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For valentine’s day: lamb’s hearts February 14, 2012

Posted by inspiredbywolfe in Innards.
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Happy Valentine’s Day! Unfortunately even Valentine’s Day can be graphic when dealing with lamb’s hearts; don’t scroll beyond the orchid if you don’t want to see the photos!

Photo by Flickr user tm-tm

Valentine’s Day is, of course, a time for sweets, chocolate and teddy bears. However, there are other romantic things – hearts, for example. I decided to create an edible and romantic Valentine’s Day feast, with the star ingredients being lamb’s hearts.

As with many muscles which do a lot of work before they reach the plate, hearts are best either cooked for a few minutes – as in this stir fry recipe from the indolent cook – or stewed for a long time. I decided to stew them for a few hours until they were tender.

To start with, I had to remove all the fatty tissue from the hearts. This was easier than I was expecting, and I was pleasantly surprised that they were still intact without any major cuts in them. Next time, I’ll have to try stuffing them.

I started by salting and peppering the hearts, then browned them on all sides. I had to turn them a few times to make sure all sides were browned.

When they were browned, I took them out of the pot and added sliced onions, celery, carrot, tomato, and turnips. I also added some spices: mustard, bay leaves and paprika. When the vegetables had softened for a bit, I added stock and red wine, then returned the hearts to the pot, so they were covered by the liquid.

And this is how I left them for about 2 hours, simmering gently on the stove. I checked it occasionally to make sure it wasn’t simmering too hard, and poked the hearts a few times to see how soft they were. It was almost 2 hours exactly when I decided they were ready.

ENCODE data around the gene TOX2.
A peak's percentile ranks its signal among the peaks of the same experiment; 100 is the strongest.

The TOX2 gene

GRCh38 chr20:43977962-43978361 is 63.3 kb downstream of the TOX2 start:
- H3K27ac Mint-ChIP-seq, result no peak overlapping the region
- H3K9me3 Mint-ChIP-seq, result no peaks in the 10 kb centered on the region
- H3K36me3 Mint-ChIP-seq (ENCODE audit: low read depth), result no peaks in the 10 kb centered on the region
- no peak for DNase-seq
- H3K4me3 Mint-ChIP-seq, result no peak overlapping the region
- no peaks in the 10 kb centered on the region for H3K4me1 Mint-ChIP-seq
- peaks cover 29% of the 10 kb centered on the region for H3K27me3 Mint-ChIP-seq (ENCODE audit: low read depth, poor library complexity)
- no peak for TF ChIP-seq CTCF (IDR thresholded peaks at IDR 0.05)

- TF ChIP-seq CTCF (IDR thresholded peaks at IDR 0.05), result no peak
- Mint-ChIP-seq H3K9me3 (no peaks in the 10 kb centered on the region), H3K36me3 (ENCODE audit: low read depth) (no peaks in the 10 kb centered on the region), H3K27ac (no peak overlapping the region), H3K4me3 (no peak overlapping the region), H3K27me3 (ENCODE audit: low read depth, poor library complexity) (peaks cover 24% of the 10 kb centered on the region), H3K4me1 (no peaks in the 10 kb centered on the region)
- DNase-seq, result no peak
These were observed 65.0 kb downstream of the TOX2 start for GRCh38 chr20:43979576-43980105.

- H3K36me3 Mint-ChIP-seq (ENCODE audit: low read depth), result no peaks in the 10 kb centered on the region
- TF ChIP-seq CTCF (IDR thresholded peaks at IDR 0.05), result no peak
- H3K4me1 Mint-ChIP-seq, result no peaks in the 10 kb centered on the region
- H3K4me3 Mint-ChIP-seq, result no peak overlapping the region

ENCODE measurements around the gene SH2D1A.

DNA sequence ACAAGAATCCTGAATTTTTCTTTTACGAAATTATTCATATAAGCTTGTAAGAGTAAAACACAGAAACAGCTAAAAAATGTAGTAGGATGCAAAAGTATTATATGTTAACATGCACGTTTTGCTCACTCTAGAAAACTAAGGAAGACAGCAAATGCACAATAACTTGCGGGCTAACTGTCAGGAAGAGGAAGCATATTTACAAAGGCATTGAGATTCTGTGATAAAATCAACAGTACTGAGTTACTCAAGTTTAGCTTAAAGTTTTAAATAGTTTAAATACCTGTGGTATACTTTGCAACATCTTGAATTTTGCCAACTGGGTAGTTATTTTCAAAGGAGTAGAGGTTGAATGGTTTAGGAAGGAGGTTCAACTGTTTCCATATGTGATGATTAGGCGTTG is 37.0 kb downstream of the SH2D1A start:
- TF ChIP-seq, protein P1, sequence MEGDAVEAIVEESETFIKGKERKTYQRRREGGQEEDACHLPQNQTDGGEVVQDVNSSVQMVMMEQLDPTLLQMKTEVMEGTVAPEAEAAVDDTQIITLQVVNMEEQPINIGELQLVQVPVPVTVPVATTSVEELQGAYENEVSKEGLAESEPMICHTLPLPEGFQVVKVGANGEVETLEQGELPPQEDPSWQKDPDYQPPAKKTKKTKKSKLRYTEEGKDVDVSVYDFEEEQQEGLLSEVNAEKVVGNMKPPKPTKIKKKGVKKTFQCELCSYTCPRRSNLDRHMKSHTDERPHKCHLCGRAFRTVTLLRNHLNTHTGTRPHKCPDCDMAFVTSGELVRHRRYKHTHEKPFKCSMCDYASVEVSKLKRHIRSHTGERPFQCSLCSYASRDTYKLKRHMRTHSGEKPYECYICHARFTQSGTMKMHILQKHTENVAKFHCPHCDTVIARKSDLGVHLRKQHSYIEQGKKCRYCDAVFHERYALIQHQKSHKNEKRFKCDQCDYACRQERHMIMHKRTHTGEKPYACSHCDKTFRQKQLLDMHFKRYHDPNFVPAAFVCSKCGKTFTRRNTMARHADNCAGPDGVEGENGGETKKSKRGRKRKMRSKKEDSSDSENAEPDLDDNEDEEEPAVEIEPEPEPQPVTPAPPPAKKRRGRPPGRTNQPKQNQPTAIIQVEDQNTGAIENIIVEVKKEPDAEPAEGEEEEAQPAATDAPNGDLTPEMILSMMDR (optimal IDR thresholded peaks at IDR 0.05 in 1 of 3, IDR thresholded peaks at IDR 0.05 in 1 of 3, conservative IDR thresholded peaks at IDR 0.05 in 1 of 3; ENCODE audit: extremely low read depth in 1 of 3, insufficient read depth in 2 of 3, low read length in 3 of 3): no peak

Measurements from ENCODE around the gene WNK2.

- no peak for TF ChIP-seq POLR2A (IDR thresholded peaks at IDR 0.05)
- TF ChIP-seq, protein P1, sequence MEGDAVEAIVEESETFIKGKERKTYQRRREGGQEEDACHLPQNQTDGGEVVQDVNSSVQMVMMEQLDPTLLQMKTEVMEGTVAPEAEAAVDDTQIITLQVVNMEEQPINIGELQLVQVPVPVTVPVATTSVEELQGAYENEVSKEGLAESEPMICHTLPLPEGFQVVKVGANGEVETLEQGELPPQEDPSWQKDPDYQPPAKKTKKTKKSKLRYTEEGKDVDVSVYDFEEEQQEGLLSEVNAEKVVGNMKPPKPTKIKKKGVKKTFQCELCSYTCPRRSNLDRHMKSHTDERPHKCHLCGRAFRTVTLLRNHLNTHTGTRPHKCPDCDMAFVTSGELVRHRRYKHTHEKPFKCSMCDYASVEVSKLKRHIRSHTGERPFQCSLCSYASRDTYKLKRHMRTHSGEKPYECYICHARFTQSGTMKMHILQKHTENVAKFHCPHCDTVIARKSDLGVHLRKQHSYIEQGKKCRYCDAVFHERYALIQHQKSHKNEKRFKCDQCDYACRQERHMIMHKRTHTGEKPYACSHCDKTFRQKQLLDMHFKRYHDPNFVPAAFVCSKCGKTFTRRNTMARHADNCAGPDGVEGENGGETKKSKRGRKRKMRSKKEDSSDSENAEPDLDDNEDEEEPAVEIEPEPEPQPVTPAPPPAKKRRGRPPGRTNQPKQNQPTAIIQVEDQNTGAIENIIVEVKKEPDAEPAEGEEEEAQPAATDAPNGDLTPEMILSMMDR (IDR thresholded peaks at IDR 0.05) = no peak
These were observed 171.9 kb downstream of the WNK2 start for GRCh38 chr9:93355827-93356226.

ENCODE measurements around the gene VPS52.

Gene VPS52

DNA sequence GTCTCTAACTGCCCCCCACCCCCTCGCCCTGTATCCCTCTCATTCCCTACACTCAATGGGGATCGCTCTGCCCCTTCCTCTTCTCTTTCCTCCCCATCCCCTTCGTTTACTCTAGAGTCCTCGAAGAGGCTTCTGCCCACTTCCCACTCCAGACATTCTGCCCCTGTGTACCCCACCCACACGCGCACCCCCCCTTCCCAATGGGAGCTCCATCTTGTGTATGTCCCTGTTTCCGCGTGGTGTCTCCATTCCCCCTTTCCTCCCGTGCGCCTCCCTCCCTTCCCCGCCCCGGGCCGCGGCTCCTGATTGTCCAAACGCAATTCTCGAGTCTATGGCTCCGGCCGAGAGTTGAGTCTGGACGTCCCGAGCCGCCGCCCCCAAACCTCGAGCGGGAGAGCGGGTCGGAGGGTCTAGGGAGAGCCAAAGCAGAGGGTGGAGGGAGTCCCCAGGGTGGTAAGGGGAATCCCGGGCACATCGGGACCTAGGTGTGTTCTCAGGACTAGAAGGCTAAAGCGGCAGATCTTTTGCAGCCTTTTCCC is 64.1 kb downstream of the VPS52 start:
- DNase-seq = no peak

Being Valentine’s Day, I decided to serve them in a suitably romantic way.

As well as being very romantic. these hearts were very delicious. I have had ox heart before, but had never tried lamb’s hearts. Texturally, they reminded me of tongue – softer and somehow more yielding than more standard cuts of meat – but still tasted very meaty and quite rich, with no offal-type taste. This make sense, as the heart is of course a muscle, not a gland or organ, but it is interesting as many people are quite squeamish about hearts when they are just another muscle. The vegetables had also taken on much of the hearty flavour and went very well in the dish.

Whatever you are planning for Valentine’s Day – whether you buy into the hype or not it’s always nice to do something for your significant other – remember, sometimes, all you need is a little bit of heart.

 

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Comments»

1. leaf (the indolent cook) - February 14, 2012

Hearts for Valentine’s Day – well played! Thanks for the shout out. They have great flavour and texture don’t they – and I can imagine them being very tasty stewed in this way.

inspiredbywolfe - February 21, 2012

Yours was one of the few posts which suggested cooking them quickly, rather than slow cooking them. I think heart is going to become a regular ingredient in my household, and I am very curious to try them stir fried rather than slow cooked.


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